Skip to main content

IMU-Net 29: May 2008

A Bimonthly Email Newsletter from the International Mathematical Union
Editor: Mireille Chaleyat-Maurel, University Paris Descartes, Paris, France


Dear Reader,
Last week here in Oslo, Norway, we celebrated this year's Abel Prize Laureates, John Griggs Thompson and Jacques Tits, who were awarded the Prize "for their profound achievements in algebra and in particular for shaping modern group theory". The mathematical high point of the celebrations were the four Abel lectures given by the prize winners and by Michel Broué and Alex Lubotzky.

Another, smaller, event that took place in Oslo, in February, was a conference on Higher education and research in developing countries. Among the presenters were mathematicians from Africa, the Middle East, Latin America, and Asia. For example, we heard from Cambodia about the project initiated by CIMPA, supported by IMU and others, to rebuild mathematical research and education in that country. Such projects depend heavily on the support and participation of mathematicians from around the world. Indeed, IMU's Developing Countries Strategy Group is currently working on establishing a database of mathematician who are willing to volunteer to give short courses as invited by developing countries.

The Executive Committee met in Budapest, Hungary, in April. A couple of the items on the agenda are mentioned in this newsletter, others will follow in later newsletters.

Finally, I would like to repeat a plea from my editorial in IMU-Net 8, 2004: if you have a suggestion for an item or a piece of news from your part of the world that you think might be of interest to the international mathematical community, please let the editor of IMU-Net know! You can also help us increase the distribution of the newsletter by forwarding this issue to colleagues and encouraging them to subscribe.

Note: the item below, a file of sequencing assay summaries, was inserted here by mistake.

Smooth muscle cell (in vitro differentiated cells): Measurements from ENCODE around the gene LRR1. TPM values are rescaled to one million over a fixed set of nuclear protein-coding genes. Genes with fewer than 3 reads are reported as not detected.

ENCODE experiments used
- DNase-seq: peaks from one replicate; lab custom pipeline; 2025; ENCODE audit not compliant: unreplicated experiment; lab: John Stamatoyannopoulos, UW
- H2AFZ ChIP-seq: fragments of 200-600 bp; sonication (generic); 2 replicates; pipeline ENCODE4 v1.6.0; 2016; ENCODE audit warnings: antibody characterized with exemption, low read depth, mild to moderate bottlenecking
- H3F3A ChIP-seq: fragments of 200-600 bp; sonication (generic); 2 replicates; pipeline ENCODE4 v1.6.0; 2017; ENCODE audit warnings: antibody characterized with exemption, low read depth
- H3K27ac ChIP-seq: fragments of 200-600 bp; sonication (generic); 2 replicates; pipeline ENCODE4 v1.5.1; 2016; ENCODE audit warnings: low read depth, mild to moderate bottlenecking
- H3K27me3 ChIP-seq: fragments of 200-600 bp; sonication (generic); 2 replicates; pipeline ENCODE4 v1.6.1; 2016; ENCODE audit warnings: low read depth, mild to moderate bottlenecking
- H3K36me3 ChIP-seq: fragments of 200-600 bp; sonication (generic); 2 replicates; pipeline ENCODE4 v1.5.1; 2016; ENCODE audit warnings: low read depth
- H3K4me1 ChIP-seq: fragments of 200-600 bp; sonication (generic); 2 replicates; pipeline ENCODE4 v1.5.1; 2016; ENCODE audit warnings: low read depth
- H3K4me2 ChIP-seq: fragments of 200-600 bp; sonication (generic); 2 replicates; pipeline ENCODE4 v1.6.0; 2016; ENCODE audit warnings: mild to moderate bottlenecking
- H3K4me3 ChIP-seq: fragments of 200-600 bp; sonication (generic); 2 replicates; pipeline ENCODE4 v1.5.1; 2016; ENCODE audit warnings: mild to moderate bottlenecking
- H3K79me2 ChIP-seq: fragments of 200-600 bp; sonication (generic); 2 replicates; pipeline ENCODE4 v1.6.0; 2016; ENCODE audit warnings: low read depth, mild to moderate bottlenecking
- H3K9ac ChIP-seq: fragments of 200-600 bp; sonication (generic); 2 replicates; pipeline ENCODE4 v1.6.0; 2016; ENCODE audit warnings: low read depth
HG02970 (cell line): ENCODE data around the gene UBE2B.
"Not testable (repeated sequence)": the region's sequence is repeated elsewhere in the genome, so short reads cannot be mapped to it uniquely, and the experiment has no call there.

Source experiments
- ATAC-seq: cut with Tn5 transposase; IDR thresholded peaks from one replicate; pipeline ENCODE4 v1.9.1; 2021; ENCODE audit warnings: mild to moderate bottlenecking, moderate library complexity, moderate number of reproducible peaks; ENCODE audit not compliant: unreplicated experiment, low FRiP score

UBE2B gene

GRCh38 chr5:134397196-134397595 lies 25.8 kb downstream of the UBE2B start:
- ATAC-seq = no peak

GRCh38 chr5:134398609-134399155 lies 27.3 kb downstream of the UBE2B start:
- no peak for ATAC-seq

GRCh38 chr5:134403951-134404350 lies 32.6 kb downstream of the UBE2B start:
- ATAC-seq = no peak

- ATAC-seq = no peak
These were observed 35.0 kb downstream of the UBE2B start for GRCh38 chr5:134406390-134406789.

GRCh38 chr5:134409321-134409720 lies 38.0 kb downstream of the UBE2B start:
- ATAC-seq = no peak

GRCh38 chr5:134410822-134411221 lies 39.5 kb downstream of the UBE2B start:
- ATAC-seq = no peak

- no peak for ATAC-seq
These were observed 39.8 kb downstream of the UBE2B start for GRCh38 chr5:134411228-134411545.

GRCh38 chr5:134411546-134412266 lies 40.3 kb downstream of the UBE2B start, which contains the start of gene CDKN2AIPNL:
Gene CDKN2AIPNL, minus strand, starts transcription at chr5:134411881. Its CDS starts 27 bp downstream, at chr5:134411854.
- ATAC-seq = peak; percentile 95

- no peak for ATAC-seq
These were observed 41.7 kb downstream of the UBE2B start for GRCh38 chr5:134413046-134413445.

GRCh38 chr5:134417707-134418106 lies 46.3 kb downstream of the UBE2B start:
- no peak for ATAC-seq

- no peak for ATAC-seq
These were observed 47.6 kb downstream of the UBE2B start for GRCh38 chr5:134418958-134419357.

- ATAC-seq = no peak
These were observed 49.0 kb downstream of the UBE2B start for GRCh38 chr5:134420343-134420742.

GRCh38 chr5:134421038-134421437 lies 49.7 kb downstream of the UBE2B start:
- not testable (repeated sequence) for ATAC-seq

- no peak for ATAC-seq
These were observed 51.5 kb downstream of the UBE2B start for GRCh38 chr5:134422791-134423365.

Ragni Piene
Member of the Executive Committee

IMU Prizes: Chairs and Nomination

The International Mathematical Union will award the following prizes during the Opening Ceremony of the International Congress of Mathematicians on 19 August 2010. The IMU Executive Committee has now appointed the selection committees for these prizes. The Prize Committee Chairs are

The names of the other committee members will be made public at ICM 2010.

Information about the prizes and the Nomination guidelines can be found here.

Nominations should ideally be sent by 15 December 2008 to the Prize Committee Chairs.

International Congresses of Mathematicians: Database of ICM speakers-Missing names

A database of ICM plenary and invited speakers since 1950 can be found on the IMU website.

This list, which now consists of 2084 entries, has been a work in progress and has been compiled from the proceedings volumes of the ICMs. It is searchable by name, section, and year of the congress. However, this database does not include those invitees who, for whatever reason, did not participate in ICM and consequently were not included in the table of contents of ICM proceedings. It has been pointed out to the IMU Executive Committee (EC) that a number of mathematicians were invited speakers but were prevented by their local governments from attending ICM and giving their talks. Most of these mathematicians were from the former Soviet Union.

The IMU has consistently supported the freedom of circulation of scientists around the world and has continued to endorse the principle of universality expressed by the International Council for Science. In particular, the 15th IMU General Assembly (Santiago de Compostela, 2006) reaffirmed this position and passed a resolution (Resolution 10) in this regard.